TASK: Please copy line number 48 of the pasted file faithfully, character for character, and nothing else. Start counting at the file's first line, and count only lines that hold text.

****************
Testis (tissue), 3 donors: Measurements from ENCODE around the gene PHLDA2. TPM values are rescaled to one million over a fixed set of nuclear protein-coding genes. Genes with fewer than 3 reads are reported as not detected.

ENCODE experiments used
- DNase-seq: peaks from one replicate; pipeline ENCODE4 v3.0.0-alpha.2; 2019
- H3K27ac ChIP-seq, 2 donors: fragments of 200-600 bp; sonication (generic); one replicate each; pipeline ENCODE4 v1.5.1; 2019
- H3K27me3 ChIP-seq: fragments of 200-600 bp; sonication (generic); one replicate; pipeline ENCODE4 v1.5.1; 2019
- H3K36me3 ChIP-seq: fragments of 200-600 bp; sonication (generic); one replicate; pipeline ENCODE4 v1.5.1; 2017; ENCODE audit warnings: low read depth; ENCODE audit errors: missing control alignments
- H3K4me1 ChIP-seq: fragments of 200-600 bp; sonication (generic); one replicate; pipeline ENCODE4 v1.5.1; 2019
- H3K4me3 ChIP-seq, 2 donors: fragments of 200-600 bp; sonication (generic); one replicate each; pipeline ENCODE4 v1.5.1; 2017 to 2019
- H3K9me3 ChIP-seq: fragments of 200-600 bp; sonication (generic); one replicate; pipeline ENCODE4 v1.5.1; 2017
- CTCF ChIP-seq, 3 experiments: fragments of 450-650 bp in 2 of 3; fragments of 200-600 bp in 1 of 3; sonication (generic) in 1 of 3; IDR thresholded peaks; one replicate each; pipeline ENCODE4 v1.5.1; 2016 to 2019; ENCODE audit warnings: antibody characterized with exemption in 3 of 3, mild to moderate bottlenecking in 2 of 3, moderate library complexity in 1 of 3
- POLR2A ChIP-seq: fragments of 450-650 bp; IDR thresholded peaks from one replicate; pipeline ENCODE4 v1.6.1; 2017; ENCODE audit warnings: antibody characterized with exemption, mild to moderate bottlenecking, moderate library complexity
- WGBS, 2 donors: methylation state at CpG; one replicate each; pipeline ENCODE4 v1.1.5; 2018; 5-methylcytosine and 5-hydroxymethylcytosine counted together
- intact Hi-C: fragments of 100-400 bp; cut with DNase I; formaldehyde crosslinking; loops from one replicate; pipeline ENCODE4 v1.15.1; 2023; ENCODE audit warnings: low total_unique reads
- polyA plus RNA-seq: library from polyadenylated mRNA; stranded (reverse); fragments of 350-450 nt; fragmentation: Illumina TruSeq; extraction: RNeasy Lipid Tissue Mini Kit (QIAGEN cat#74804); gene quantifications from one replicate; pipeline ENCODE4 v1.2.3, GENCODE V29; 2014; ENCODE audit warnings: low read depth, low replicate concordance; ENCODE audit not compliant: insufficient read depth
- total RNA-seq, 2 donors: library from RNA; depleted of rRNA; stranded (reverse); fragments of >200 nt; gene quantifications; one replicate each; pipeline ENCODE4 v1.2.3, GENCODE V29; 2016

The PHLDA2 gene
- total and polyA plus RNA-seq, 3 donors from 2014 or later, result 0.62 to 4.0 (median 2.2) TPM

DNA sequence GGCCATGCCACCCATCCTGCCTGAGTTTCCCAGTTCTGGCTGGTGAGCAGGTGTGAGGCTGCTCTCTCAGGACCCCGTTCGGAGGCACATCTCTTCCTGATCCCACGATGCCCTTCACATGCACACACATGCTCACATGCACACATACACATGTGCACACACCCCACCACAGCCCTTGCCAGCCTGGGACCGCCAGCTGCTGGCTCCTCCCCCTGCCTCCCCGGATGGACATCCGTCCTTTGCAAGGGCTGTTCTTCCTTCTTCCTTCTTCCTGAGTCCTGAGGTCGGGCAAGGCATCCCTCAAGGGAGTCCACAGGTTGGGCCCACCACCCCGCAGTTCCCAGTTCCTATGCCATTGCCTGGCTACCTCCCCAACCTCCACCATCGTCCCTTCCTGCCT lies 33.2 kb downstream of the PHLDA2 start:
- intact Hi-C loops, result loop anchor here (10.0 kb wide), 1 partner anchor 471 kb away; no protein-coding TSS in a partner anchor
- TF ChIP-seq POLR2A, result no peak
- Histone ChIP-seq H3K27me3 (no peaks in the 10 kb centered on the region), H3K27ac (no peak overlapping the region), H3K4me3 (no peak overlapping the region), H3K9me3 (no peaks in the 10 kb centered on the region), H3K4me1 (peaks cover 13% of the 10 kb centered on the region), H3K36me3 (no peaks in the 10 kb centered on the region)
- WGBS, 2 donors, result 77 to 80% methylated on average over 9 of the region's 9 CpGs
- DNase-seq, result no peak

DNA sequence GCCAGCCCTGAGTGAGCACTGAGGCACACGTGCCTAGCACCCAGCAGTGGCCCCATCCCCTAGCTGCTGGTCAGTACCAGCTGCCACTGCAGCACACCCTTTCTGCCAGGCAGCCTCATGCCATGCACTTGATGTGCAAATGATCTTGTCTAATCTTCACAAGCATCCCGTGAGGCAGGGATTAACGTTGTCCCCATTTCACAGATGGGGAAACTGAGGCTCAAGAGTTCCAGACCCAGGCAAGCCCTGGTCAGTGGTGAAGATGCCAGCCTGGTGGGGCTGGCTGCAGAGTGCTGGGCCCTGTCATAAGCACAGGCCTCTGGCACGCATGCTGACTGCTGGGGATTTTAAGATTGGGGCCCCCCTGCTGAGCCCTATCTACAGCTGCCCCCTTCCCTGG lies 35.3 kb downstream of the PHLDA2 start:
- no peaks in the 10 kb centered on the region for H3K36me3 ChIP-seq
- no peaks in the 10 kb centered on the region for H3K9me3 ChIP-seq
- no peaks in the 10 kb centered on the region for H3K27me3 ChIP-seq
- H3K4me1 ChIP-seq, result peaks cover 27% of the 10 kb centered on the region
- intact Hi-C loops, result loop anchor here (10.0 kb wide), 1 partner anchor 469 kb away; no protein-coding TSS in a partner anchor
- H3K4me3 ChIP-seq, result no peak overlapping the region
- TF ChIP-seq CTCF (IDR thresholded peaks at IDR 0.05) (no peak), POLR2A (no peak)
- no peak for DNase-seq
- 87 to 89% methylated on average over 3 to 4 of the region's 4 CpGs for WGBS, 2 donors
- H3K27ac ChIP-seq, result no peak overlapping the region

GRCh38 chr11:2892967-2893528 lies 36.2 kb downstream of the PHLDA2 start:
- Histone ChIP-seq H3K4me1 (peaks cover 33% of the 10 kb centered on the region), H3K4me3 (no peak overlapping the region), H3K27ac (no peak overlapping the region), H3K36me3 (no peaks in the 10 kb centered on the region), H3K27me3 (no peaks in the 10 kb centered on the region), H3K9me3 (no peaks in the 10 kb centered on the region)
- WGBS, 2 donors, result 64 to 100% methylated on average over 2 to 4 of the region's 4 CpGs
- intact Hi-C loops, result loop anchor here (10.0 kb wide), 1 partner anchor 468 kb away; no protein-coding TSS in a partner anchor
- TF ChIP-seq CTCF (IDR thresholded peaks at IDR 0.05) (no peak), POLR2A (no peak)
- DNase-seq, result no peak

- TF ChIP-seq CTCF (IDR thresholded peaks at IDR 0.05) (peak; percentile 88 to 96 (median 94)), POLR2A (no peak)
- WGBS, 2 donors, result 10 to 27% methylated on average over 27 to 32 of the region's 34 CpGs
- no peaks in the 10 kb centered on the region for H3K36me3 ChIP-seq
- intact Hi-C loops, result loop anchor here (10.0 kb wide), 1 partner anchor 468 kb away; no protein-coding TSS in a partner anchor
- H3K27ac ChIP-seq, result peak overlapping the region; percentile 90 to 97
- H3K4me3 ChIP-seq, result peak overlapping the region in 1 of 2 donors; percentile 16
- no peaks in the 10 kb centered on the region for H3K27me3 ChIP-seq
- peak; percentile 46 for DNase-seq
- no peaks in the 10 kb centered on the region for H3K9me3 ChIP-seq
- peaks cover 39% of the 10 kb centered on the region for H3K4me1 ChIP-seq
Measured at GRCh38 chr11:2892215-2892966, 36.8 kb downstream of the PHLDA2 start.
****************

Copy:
- peak; percentile 46 for DNase-seq